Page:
In New Brunswick, businesses have been slow to adopt AI in its larval phase. This is troubling because as AI enters the mainstream, those businesses that don’t incorporate AI will soon fall behind.

As former premier Frank McKenna noted at the recent inauguration of the McKenna Institute, “New Brunswick is well-positioned to emerge as a major centre in our country’s digital ascendency. We just need to be bold and determined enough to seize the tremendous opportunity before us.”


To seize that opportunity, New Brunswick will need to catch the AI wave that’s sweeping the rest of the world. 

Global consulting firms foresee huge economic growth for those who boldly venture into AI. In a 2018 report, McKinsey predicted that more than seven out of 10 businesses would adopt AI by 2030. They estimated the resulting economic gain at $13 trillion USD.⁴ PwC takes an even more optimistic view. They believe that North America’s GDP could increase by as much as 14.5% through AI-driven innovation.⁵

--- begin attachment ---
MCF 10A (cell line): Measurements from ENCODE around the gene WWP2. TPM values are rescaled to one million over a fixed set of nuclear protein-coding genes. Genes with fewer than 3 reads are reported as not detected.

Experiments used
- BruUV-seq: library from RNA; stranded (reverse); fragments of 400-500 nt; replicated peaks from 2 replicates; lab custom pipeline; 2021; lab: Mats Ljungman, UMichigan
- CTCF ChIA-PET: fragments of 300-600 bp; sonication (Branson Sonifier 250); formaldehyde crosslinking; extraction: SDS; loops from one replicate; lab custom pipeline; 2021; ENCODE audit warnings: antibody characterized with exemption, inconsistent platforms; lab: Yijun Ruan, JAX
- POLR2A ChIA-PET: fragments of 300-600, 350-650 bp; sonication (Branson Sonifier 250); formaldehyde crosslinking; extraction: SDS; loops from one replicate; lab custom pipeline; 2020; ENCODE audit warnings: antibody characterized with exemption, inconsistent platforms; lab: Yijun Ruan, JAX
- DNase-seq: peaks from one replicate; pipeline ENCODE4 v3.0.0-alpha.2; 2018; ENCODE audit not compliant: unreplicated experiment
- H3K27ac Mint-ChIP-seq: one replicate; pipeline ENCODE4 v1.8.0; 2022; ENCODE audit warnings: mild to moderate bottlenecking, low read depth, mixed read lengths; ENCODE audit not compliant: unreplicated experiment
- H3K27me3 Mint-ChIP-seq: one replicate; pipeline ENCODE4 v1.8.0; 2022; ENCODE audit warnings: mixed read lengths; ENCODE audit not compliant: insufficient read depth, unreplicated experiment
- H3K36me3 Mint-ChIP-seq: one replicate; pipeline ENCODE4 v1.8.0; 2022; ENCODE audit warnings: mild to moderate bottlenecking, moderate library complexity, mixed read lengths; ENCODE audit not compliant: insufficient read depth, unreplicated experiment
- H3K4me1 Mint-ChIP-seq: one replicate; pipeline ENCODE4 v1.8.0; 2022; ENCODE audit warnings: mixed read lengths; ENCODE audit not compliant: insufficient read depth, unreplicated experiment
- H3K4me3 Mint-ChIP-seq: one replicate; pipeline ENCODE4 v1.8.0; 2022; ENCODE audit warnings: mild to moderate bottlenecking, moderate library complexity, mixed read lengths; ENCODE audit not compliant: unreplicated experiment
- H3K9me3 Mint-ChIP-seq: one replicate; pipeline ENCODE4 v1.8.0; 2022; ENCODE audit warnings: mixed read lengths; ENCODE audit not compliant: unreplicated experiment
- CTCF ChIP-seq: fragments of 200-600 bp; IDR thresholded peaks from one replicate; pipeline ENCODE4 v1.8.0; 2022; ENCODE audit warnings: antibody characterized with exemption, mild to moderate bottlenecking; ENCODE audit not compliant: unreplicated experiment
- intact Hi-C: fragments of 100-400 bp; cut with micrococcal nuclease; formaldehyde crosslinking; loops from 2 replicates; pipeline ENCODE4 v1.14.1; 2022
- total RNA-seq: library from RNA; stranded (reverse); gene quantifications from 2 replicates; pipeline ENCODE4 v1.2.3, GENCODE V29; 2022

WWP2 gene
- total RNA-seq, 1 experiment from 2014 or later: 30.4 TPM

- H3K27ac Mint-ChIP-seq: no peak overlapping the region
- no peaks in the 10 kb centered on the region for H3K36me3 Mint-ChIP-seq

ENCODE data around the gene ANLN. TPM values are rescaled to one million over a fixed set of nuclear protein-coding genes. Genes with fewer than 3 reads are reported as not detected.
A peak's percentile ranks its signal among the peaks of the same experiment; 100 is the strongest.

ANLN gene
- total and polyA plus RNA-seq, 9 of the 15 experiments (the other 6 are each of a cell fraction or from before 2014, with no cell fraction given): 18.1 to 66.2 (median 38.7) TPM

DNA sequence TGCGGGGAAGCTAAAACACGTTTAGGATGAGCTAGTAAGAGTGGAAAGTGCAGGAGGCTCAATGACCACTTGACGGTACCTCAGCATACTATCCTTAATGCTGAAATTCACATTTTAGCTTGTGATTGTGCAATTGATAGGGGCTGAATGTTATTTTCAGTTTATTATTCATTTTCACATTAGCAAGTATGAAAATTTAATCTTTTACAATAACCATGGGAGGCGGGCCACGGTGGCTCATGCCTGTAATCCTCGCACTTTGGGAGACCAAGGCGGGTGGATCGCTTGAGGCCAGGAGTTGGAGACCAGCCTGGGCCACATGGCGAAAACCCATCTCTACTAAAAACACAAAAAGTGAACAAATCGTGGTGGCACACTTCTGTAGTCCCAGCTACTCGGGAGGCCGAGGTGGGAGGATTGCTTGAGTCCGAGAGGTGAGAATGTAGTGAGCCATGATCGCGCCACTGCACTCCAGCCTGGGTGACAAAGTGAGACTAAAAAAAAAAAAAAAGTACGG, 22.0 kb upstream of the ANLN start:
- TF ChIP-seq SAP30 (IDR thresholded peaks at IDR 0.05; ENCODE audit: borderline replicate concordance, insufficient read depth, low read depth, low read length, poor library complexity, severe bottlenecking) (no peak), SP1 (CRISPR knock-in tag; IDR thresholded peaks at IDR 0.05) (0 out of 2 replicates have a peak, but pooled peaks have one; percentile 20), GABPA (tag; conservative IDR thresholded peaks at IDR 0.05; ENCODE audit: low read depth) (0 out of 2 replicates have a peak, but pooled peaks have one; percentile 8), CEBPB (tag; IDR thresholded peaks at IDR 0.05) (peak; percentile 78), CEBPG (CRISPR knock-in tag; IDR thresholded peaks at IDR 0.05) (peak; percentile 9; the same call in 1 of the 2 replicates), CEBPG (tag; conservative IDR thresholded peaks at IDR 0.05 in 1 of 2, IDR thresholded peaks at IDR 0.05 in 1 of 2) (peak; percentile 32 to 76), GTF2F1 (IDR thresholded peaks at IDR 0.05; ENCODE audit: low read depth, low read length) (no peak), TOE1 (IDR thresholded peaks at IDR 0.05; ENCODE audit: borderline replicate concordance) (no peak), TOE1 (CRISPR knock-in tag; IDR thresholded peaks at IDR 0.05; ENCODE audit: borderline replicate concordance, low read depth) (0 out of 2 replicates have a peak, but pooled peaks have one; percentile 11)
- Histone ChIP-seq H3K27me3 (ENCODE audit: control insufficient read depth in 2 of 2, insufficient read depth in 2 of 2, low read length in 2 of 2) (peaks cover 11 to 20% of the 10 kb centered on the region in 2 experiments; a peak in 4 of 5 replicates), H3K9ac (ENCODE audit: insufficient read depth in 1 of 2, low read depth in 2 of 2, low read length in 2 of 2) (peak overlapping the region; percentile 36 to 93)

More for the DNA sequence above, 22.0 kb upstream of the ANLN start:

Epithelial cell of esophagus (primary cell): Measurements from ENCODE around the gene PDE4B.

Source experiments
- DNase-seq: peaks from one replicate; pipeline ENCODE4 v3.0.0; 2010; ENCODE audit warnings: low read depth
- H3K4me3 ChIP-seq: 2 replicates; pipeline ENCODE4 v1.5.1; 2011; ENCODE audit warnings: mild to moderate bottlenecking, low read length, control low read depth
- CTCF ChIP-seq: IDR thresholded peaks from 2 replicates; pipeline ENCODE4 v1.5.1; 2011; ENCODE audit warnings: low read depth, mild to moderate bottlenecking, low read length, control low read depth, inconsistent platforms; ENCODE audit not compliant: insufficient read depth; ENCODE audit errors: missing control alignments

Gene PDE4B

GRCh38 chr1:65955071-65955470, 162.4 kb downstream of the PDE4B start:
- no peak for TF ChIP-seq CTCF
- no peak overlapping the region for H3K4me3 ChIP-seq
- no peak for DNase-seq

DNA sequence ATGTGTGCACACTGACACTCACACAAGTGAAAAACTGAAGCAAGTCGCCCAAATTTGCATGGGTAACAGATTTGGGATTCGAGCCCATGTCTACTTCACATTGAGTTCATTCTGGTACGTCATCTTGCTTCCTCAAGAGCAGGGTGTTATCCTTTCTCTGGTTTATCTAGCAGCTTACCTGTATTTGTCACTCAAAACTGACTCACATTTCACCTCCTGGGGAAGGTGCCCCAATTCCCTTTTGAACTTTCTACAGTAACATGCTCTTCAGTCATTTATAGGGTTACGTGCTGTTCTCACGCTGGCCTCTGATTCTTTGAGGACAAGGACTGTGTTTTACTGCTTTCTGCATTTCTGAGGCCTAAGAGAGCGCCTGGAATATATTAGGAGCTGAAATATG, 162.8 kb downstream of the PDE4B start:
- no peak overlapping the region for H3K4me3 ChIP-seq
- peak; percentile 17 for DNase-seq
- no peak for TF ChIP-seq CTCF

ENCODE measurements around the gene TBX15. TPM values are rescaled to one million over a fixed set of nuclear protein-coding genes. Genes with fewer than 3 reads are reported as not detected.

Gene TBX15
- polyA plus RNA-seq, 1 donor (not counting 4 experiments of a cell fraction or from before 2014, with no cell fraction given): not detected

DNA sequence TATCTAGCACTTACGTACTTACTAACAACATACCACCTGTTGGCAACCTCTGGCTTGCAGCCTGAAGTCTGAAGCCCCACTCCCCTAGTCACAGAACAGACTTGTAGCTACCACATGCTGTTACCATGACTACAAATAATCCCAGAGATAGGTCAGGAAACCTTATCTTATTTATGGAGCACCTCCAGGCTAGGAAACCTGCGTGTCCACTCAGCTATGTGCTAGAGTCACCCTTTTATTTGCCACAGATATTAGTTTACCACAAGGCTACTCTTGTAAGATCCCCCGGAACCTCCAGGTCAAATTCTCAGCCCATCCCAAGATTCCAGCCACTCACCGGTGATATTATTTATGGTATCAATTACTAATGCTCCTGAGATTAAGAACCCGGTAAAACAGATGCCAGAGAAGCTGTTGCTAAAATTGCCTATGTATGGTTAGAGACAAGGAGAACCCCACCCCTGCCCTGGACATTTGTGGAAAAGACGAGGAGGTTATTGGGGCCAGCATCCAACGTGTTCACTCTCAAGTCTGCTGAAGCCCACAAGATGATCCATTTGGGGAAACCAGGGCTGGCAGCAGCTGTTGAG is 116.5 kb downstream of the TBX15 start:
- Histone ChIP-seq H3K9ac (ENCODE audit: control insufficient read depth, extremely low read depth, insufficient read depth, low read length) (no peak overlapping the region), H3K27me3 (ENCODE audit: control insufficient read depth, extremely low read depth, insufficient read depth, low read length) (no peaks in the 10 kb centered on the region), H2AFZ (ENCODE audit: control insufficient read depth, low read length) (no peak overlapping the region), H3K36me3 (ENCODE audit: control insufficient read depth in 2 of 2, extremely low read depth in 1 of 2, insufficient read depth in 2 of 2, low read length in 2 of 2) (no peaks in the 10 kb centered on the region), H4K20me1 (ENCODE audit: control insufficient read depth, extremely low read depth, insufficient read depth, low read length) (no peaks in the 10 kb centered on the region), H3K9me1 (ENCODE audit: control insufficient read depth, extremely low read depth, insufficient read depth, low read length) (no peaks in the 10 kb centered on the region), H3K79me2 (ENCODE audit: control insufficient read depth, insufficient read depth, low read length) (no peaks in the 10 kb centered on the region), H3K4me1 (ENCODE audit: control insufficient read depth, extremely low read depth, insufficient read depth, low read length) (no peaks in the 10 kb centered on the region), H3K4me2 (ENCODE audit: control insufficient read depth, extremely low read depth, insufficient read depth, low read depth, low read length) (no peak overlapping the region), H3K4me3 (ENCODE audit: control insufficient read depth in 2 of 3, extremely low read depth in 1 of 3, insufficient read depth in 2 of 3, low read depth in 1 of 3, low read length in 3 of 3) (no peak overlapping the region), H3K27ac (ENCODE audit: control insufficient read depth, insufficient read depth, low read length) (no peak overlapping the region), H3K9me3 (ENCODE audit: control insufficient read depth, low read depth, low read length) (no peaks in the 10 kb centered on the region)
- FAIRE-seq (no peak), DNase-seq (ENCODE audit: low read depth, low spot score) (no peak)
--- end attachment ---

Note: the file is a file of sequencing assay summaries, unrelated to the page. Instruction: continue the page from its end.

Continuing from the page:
As AI comes into its own, it creates new job opportunities and increased prosperity for regions where those jobs are located. Recent research from Stanford University shows that the demand for AI workers drives economic growth, and that benefits everyone. Two professors associated with the Institute for Human-Centered Artificial Intelligence found that the US cities with the most job ads for AI roles experienced the greatest economic growth. This correlated with overall “improved state of being” for the cities, in terms of physical, social, and financial measures.⁶

With a strong research base in AI, we have the capability to boost our provincial well-being by embracing this new group of technologies. We’ve already seen the positive results that can happen when local companies leverage AI.